mers for the house-room and pleasure they A native of Penzance, in Cornwall, afford their welcome visitants. Here the relates to the editor of the Every- young ones find delicious “ junkets," with Day Book, that it is an annual custom sour milk," or curd cut in diamonds, there, on May-eve, for a number of young which is eaten with sugar and cream. men and women to assemble at a public- New made cake, refreshing tea, and exhouse, and sit up till the clock strikes hilarating punch, satisfy the stomach, twelve, when they go round the town cheer the spirits, and assist the walk home with violins, drums, and other instru- in the evening. These pleasure-takings ments, and by sound of music call upon are never made before May-day; but the others who had previously settled to join first?Sunday that succeeds it, and the leithem. As soon as the party is formed, sure of every other afternoon, is open to they proceed to different farmhouses, the frugal enjoyment; and among neighwithin four or five miles the neighbour bourly families and kind friends, the enhood, where they are expected as regularly joyment is frequent. as May morning comes; and they there partake of a beverage called junket, made of raw milk and rennet, or running, as it

To the Editor of the Every Day Book... is there called, sweetened with sugar, and f's Sir, a little cream added. After this, they. There still exists among the labouring take tea, and "heavy country cake," com classes in Wales the custom of Mayposed of flour, cream, sugar, and currants; dancing, wherein they exhibit their pernext, rum and milk, and then a dance sons to the best advantage, and distinguish After thus regaling, they gather the May. their agility before the fair maidens of While some are breaking down the their own rank.fr.: boughs, others sit and make the “ May About a fortnight previous to the day, nusie." This is done by cutting a circle the interesting question among the lads through the bark at a certain distance from and lasses is, * Who will turn out to the bottom of the May branches; then, by dance in the summer this year ?" From gently and regularly tapping the bark all that time the names of the gay performers round, from the cút circle to the end, the are buzzed in the village, and rumour bark becomes loosened, and slips away with her hundred tongues" proclaims whole from the wood; and a hole being them throughout the surrounding neigheut in the pipe, it is easily formed to bourhood. Nor is it asked with less inteemit a sound when blown through, and rest, “Who will carry the garland ?” and becomes a whistle. The gathering and "Who will be the Cadi ş" Of the peculiar the “ May music” being finished, they offices of these two distinguished personthen “bring home the May," by five or ages you shall hear presently. six o'clock in the morning, with the band About nine days or a week previous to playing, and their whistles blowing. After the festival, a collection is made of the dancing throughout the town, they go to gayest ribbons that can be procured. their respective employments. Although Each lad resorts to his favoured lass, wbie May-day should fall on a Sunday, they gives him the best she possesses, and observe the same practice in all respects, uses her utmost interest with her friends mth the omission of dancing in the or her mistress to obtain a loan of whattown.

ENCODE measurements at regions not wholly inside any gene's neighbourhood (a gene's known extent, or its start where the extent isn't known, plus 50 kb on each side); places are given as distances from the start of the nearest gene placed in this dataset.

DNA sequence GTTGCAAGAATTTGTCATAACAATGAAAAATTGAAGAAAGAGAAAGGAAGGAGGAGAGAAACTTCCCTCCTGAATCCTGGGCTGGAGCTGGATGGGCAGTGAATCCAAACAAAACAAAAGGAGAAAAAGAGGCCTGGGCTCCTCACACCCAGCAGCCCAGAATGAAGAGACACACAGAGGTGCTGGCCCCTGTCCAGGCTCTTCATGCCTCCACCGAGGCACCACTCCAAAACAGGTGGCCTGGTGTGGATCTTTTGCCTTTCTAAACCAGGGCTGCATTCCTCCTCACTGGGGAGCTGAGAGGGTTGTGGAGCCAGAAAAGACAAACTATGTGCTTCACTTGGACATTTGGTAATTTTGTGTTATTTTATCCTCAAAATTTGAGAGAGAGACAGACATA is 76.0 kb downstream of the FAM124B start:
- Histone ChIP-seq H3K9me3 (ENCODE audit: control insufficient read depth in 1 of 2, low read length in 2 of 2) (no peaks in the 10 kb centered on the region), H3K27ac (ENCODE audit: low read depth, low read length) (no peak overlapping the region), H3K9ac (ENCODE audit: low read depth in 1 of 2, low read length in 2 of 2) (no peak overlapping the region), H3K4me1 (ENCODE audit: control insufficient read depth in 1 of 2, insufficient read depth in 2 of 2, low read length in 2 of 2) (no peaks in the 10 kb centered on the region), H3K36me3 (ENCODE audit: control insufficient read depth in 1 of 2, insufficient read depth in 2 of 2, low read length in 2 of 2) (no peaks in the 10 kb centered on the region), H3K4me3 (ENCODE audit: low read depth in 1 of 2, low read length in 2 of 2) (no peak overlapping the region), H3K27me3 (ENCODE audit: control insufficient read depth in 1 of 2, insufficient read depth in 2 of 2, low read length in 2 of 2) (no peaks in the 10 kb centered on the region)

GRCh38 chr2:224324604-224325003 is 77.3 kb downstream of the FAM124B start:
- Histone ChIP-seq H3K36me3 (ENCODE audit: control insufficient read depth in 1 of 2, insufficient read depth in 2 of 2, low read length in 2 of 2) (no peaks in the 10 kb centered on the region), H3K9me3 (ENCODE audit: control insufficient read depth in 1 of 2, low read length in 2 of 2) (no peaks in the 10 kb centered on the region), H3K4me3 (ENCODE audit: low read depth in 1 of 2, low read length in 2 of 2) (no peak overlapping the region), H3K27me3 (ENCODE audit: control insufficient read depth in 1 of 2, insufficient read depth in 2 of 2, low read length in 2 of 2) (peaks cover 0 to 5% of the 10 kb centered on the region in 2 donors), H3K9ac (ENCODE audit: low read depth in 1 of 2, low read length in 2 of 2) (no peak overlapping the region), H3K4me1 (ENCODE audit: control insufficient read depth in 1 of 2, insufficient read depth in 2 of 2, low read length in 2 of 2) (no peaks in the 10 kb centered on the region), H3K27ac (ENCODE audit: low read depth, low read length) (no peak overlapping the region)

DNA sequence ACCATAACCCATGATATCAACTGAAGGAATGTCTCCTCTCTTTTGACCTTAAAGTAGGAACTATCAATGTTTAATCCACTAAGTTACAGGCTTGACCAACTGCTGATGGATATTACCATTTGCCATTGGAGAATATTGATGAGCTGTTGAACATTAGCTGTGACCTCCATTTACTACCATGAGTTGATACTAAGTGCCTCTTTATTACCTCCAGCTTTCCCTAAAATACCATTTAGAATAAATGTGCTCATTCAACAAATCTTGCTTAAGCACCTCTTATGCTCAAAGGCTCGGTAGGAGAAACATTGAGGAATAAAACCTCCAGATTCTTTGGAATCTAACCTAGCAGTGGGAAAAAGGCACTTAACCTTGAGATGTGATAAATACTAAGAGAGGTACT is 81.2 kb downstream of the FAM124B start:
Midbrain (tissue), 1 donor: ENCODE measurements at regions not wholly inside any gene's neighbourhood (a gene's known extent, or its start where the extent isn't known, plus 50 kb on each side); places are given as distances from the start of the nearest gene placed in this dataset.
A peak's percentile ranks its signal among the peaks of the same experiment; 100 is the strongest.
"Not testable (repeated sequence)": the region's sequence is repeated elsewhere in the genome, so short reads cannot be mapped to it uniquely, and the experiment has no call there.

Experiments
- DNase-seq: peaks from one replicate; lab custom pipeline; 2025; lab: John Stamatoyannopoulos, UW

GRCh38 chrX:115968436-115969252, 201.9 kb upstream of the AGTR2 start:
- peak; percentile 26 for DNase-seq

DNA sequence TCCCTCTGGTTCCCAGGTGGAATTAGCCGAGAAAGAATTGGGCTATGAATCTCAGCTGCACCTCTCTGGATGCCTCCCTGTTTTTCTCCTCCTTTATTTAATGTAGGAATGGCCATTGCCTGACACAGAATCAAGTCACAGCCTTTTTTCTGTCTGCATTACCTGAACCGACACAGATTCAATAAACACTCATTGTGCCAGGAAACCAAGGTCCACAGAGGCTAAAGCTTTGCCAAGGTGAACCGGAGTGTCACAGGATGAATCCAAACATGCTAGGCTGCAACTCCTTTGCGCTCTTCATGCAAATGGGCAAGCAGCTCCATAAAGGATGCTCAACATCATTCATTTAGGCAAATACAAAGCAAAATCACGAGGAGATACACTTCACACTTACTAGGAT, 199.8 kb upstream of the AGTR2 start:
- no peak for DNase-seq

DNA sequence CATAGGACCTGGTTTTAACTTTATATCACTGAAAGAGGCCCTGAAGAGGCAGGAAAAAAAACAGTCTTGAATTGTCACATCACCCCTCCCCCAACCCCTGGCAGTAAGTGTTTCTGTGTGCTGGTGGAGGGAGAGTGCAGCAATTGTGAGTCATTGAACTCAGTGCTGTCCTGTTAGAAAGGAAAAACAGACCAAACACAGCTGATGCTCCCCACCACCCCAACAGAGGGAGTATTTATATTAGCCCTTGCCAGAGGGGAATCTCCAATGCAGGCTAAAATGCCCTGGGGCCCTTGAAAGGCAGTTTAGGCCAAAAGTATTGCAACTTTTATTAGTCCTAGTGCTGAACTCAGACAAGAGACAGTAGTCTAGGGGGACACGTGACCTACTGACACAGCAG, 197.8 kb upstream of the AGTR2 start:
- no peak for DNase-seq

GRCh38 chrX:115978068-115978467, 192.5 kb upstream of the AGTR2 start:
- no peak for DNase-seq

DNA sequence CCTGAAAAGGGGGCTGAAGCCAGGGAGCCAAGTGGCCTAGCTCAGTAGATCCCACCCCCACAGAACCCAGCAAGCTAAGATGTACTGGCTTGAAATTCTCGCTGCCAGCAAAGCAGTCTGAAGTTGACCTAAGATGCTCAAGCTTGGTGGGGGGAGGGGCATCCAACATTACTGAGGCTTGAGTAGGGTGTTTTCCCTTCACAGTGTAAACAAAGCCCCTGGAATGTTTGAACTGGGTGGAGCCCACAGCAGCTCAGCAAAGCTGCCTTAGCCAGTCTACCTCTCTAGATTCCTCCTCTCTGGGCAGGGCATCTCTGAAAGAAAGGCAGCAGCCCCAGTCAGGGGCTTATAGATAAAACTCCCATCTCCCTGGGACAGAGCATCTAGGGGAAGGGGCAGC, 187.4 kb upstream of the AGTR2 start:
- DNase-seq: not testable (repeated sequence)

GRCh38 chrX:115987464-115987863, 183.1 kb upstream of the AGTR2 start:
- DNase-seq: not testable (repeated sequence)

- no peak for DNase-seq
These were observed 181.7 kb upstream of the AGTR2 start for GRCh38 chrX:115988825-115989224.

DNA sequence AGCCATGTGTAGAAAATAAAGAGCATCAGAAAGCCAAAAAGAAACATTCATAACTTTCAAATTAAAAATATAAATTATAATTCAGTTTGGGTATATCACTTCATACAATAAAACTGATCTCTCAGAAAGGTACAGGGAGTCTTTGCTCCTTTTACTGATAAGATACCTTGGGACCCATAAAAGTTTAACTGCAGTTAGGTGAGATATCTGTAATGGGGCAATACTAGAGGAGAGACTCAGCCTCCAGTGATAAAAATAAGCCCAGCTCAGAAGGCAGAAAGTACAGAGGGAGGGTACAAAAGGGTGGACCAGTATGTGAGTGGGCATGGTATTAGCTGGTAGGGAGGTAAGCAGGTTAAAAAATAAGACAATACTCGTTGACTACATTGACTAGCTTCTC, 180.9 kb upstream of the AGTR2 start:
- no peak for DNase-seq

ever may be requisite to supply the defiOn the first Sunday after May-day, it is ciency. Her next care is to decorate a a custom with families at Penzance to visit new white shirt of fine linen. This is Rose-bill, Polticr, and other adjacent vil- a principal part of her lover's dress: The lages, by way of recreation. These plea- bows and puffs of ribbon are disposed act sure-parties usually consist of two or three cording to the peculiar taste of each fan. fanilies together. They carry four and girl who is rendered happy by the pleasother materials with them to make the ing task; and thus the shirts of the "heavy cake," just described, at the pleasant dancers, from the various fancies of the farm-dairies, which are always open for their adomers, form a diversified and lively reception. Nor do they forget to take tea, appearance. sugar, rim, and other comfortable things During this time the chosen garland